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- Tried & Tested
- Plan & book
- Tried & Tested
This very early morning flight from Delhi to Nagpur was operated by an A319 but this option is not offered by the Seatplans system.
I left my fabulous, colonial-era hotel (The Claridges) at an ungodly hour and took a regular taxi to Terminal 3 at the airport. The ancient taxi did 0-60 kph in about a minute and never exceeded 60 kph on the 12 km journey. But traffic was light so arrived in very good time.
I tried to use the self-check in kiosk which took me through the full routine before advising me to go to a desk. There was virtually no queue and, with only hand luggage, I was processed quickly. I went through security and realsied why I had been given luggage tags for my hand bags as these were stamped by security after the luggage check – liquids permitted which was a surprise after Europe.
The Domestic Hall in T3 is spacious and includes a good range of shops and food outlets. I wandered around these, regretting that Air India had not made Star membership, leaving me with no lounge access.
I went to the gate in good time and waited there. Boarding commenced about 20 minutes prior to departure and, as the plane was not very busy, was relaxed and efficient.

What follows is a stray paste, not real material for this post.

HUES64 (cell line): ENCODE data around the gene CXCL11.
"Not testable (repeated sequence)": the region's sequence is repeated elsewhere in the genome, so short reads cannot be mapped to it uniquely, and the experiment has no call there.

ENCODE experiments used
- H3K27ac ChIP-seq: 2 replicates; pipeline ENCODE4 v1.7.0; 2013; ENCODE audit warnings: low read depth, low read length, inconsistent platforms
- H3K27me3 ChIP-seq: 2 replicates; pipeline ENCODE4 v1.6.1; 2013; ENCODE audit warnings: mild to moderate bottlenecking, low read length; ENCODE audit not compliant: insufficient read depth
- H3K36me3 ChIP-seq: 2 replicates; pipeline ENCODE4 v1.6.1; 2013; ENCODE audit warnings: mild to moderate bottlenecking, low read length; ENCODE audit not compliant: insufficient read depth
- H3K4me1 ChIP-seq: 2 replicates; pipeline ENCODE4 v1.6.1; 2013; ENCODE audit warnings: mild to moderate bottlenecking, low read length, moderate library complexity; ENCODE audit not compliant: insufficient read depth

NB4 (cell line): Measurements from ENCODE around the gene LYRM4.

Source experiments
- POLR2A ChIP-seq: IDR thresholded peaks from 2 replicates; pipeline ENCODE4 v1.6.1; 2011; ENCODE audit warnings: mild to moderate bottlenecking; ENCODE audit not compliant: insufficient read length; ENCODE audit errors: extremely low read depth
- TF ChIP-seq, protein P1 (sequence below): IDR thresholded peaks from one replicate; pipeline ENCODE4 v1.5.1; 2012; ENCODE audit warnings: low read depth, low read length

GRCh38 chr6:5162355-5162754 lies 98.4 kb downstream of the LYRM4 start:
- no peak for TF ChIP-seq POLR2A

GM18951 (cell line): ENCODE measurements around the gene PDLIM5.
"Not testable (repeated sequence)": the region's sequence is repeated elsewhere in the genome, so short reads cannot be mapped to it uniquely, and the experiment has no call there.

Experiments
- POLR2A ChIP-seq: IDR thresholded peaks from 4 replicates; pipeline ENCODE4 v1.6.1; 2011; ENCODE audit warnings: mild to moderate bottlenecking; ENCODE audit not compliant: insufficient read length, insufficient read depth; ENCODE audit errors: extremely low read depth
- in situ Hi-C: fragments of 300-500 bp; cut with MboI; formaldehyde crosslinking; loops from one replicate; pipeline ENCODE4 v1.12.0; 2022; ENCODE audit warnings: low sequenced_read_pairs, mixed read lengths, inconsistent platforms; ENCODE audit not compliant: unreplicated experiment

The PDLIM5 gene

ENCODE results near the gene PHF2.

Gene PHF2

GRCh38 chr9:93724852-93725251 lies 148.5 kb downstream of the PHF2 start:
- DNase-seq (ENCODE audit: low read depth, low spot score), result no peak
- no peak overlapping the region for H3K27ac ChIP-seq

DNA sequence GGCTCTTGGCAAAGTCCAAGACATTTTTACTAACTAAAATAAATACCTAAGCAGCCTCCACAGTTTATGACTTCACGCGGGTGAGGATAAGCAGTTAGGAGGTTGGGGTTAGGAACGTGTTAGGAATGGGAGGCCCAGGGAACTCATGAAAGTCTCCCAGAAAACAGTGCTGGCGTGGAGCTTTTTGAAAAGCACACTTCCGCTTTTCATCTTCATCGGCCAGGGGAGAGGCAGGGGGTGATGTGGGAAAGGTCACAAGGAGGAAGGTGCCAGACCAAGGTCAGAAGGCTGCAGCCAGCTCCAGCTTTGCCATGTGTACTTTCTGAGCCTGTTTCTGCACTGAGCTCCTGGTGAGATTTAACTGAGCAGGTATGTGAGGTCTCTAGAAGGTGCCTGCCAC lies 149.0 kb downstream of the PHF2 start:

I was in Row 4C, two rows behind the Business Class curtain, in a somewhat tired looking A319. Complementary newspapers were handed out before take off. We pushed back on time and taxied for quite a long way before heading up through the Delhi rain and turning south.
Service was a rather greasy wrap, water and hot drinks and was delivered in an ‘early morning’ sort of way – few smiles!!
We arrived in Nagpur on time and I was soon on my way to my hotel, hoping for (and getting) an early check-in just as the two cricket test teams were preparing to leave the hotel. Security in the hotel was tight, as a result.
A very satisfactory flight – one of the few direct offerings on this route and at a timing that suited me – but typical in some ways of a legacy carrier trying to compete with low costs who also operate between these cities.